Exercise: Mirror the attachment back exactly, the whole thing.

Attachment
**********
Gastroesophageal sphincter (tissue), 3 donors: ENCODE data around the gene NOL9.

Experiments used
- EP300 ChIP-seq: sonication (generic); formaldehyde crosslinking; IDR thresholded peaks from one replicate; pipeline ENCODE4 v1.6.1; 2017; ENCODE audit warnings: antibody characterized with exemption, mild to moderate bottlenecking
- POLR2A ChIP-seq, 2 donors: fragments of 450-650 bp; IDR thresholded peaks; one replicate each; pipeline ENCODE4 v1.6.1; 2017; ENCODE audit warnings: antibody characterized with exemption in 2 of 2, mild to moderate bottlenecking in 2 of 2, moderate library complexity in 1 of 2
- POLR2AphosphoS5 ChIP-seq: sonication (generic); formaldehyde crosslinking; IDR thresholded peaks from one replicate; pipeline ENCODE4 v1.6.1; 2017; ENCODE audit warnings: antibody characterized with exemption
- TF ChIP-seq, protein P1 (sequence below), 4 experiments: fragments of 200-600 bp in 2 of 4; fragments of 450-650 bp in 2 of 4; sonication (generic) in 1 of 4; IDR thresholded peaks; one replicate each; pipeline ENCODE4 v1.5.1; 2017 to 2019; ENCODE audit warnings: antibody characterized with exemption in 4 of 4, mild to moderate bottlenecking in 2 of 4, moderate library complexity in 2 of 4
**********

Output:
Gastroesophageal sphincter (tissue), 3 donors: ENCODE data around the gene NOL9.

Experiments used
- EP300 ChIP-seq: sonication (generic); formaldehyde crosslinking; IDR thresholded peaks from one replicate; pipeline ENCODE4 v1.6.1; 2017; ENCODE audit warnings: antibody characterized with exemption, mild to moderate bottlenecking
- POLR2A ChIP-seq, 2 donors: fragments of 450-650 bp; IDR thresholded peaks; one replicate each; pipeline ENCODE4 v1.6.1; 2017; ENCODE audit warnings: antibody characterized with exemption in 2 of 2, mild to moderate bottlenecking in 2 of 2, moderate library complexity in 1 of 2
- POLR2AphosphoS5 ChIP-seq: sonication (generic); formaldehyde crosslinking; IDR thresholded peaks from one replicate; pipeline ENCODE4 v1.6.1; 2017; ENCODE audit warnings: antibody characterized with exemption
- TF ChIP-seq, protein P1 (sequence below), 4 experiments: fragments of 200-600 bp in 2 of 4; fragments of 450-650 bp in 2 of 4; sonication (generic) in 1 of 4; IDR thresholded peaks; one replicate each; pipeline ENCODE4 v1.5.1; 2017 to 2019; ENCODE audit warnings: antibody characterized with exemption in 4 of 4, mild to moderate bottlenecking in 2 of 4, moderate library complexity in 2 of 4